DRIVING in Niseko’s snowy, icy, white-out conditions can be for many tourists like learning to drive again.
When getting behind the wheel here, no matter your experience, it can feel a lot like being back on your L-plates. Most who have spent any time driving on these often very dangerous roads have their own stories of being completely out of control in their car when losing traction over some slippery ‘black ice’. Or, all of a sudden not being able to see anything out of the windscreen besides white, after strong storm winds blew a flurry of snow across the road. Driving around, we are forever seeing cars and trucks that have slid off the road and laid to rest on their sides or upside down, met with the business end of a snow bank. One of the scariest experiences can be sitting in a car and having no control over it whatsoever. Hokkaido’s sometimes cruel weather conditions make for Niseko’s world-class skiing and snowboarding conditions, but with good comes bad: extremely treacherous roads. Local police told Powderlife there were about 30 accidents of a relatively serious nature reported last winter in Niseko and Kutchan from November to March – 11 of which were a result of common local environmental dangers such as white-outs, ice slips, and snow mounds on the road.
While there is a comprehensive inter-resort public transport system between Hirafu, Annapuri, Hanazono and Niseko Village, and plenty of buses to and from Kutchan – which are by far the safest option – it is still sometimes a cheap and above all convenient option to buy a car. For the most part, many people just try and drive as safely as possible and hope for the best, because the most experienced snow driver, or even a local, can in a split second easily be at the mercy of the harsh winter elements of Niseko.
Driver survivor tips:
Powderlife spoke to the Japan Automobile Federation’s (JAF) traffic economy manager Takao Yamasawa, who offered some helpful safety information for surviving on Niseko’s roads during the winter. Some of these tips are just common sense, but should be employed at all times. Takao-san also says many of these tips aren’t just for winter, and should be applied year-round…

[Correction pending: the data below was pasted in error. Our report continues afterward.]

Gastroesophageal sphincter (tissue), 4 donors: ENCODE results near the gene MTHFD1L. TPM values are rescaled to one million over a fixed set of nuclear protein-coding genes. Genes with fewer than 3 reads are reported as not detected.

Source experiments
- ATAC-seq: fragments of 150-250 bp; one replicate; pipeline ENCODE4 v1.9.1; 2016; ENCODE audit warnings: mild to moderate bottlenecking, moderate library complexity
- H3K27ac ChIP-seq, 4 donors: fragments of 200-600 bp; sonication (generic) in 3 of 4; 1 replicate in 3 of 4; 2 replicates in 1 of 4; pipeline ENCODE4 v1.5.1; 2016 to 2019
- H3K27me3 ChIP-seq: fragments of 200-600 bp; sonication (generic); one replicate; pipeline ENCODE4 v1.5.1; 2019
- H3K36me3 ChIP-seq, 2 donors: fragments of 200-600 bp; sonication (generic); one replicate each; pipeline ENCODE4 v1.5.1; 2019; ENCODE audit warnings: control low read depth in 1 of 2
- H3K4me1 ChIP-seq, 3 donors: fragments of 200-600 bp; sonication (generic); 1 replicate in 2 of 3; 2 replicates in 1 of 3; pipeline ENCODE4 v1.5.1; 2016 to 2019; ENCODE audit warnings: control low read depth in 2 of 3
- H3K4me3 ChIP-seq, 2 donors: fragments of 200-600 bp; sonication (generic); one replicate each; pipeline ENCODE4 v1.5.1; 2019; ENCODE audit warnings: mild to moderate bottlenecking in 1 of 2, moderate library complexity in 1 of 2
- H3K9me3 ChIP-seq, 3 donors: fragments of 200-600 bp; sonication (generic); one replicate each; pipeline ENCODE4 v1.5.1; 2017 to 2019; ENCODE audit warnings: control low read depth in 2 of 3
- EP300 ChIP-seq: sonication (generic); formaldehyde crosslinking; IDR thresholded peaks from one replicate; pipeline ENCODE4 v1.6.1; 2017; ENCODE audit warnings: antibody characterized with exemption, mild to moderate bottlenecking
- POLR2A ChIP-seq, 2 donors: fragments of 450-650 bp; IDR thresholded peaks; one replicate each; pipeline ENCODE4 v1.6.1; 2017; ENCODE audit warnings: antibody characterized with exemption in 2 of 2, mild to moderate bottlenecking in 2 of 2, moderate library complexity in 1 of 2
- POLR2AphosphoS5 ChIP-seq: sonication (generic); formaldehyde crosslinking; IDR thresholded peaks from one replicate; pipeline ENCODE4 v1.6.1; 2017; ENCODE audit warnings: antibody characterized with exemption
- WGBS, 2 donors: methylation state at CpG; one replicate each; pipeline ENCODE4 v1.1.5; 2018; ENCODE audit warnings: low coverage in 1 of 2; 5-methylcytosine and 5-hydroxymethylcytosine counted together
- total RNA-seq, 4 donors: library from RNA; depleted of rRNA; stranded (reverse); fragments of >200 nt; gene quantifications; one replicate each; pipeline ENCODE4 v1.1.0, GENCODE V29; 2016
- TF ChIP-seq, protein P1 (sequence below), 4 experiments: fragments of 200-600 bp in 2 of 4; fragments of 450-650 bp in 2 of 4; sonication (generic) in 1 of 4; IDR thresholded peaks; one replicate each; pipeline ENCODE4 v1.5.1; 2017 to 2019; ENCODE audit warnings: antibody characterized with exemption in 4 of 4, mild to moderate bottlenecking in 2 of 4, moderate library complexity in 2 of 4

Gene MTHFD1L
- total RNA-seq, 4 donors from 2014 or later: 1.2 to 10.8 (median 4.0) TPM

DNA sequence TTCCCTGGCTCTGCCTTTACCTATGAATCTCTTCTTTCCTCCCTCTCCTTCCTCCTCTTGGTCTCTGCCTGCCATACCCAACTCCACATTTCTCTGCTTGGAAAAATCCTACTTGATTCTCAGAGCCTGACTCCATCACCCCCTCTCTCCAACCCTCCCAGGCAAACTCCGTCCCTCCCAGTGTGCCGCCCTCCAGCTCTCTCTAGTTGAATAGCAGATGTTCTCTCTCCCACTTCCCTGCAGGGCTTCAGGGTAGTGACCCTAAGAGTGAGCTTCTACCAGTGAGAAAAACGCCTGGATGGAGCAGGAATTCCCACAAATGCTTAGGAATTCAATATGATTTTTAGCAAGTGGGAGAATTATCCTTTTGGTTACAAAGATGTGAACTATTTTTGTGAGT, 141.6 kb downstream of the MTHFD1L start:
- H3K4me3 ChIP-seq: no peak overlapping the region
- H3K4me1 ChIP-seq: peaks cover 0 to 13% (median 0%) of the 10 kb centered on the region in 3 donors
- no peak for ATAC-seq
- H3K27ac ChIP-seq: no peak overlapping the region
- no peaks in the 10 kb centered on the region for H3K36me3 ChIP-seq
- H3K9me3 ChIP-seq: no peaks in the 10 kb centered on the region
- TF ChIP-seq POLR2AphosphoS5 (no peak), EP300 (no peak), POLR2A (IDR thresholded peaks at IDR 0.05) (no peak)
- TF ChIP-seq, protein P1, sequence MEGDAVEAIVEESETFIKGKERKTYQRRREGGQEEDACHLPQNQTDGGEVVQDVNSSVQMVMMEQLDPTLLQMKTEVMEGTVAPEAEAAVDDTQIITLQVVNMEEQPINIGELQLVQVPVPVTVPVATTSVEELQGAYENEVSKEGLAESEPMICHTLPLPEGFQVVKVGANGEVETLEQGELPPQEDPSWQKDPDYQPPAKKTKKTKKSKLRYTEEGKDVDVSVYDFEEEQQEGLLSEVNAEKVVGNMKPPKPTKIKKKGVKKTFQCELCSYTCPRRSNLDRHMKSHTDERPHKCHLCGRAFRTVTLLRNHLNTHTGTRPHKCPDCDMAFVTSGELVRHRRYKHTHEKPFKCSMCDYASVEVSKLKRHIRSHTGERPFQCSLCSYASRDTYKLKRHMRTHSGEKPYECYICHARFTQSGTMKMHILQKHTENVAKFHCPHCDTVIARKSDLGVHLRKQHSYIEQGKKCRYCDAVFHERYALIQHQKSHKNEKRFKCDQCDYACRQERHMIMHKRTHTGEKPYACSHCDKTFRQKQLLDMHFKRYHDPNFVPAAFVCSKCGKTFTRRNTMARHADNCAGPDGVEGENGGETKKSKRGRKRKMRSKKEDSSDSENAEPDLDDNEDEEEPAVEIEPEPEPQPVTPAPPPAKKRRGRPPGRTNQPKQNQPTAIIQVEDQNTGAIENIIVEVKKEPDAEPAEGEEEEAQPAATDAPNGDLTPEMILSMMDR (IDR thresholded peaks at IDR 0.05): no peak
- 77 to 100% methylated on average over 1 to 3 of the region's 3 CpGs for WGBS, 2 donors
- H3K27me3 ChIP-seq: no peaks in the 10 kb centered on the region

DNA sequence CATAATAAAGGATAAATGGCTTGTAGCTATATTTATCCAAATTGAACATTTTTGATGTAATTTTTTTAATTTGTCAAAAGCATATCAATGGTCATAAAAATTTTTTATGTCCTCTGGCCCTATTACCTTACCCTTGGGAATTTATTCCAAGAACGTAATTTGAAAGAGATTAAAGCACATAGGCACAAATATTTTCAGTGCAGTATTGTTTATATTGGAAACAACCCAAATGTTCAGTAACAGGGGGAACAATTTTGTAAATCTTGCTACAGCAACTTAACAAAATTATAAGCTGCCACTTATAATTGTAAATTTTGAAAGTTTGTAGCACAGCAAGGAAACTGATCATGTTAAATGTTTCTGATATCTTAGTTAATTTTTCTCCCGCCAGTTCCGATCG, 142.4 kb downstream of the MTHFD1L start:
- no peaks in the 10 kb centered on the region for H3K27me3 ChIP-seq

• Know and adjust to the conditions of the road every time you get behind the wheel. Is it wet, icy, snowy, windy, or a combination of these? Remember, conditions can change over time, depending on weather, temperatures and the time of day.
• Drive slower in dangerous conditions. This means it will take you less time to stop quickly if required.
• Leave plenty of distance between cars – many seconds or car lengths in distance are needed to avoid collisions.
• Do not turn the wheel, accelerate or brake quickly. Do everything in slow, calculated movements.
• To minimise the need to speed, and stress on the roads, allow plenty of time to travel to your destination. If you have more time than you need, there is no need to speed.
• If you lose control of your vehicle, try not to panic. This may be difficult, but try to stay calm and collected.
• Always concentrate on the roads and never be distracted.
• Watch out for ‘snow piles’ that have accumulated on the side of the road after a blizzard.
• Beware of ‘black ice’. It may look like a wet road, but it is camouflaged ice and very slippery.
• Check what functions your car has – traction control, snow settings and anti-braking system breaks, for example – and, more importantly, make sure they are all functioning properly.
• Be aware of safety signs and information about road conditions, such as red and white arrows, which indicate the location of snow banks at the side of the road. These can make winter driving a little easier in poor conditions.
• Consider taking a driving lesson from a local school that specialises in winter driving.
What to do if you’re in an accident:
It’s bad enough being in a road accident at home, but a crash overseas in a non-English-speaking country can arguably be even more of a rattling experience. Okay, so unfortunately you’re in an accident in Niseko. What should you do?
• Firstly, make sure that you and all involved parties are safe.
• Check if yourself, or others, are injured.
• If necessary, call an ambulance.
• Ensure that you are not going to cause another accident with approaching vehicles. If the cars can be moved from the scene of the accident safely, move them to a safe place.
• If the cars are not able to be moved, turn on the hazard lights and ignite the flare (all cars in Japan should be equipped with an emergency flare).
• Call the police and make a record of the accident.
• If you have a rental car, be sure to call your rental car company.
• For members of JAF, phone for a tow truck.
• If you don’t have a mobile phone, or have no reception, safely try to wave down passing traffic or passers by and get them to send for help. The person involved must stay at the scene of the accident at all times.
Local emergency phone numbers:
We have compiled a short list of contacts to call in case of an emergency in Niseko.
• Police – 110
• Ambulance and fire – 119
• Emergency interpretation – 03-5285-8185
• Japan-English Helpline (nation-wide emergency assistance) – 0570-000-911
• Japan Automobile Federation’s
(JAF) – 011-857-7122, or visit www.jaf.or.jp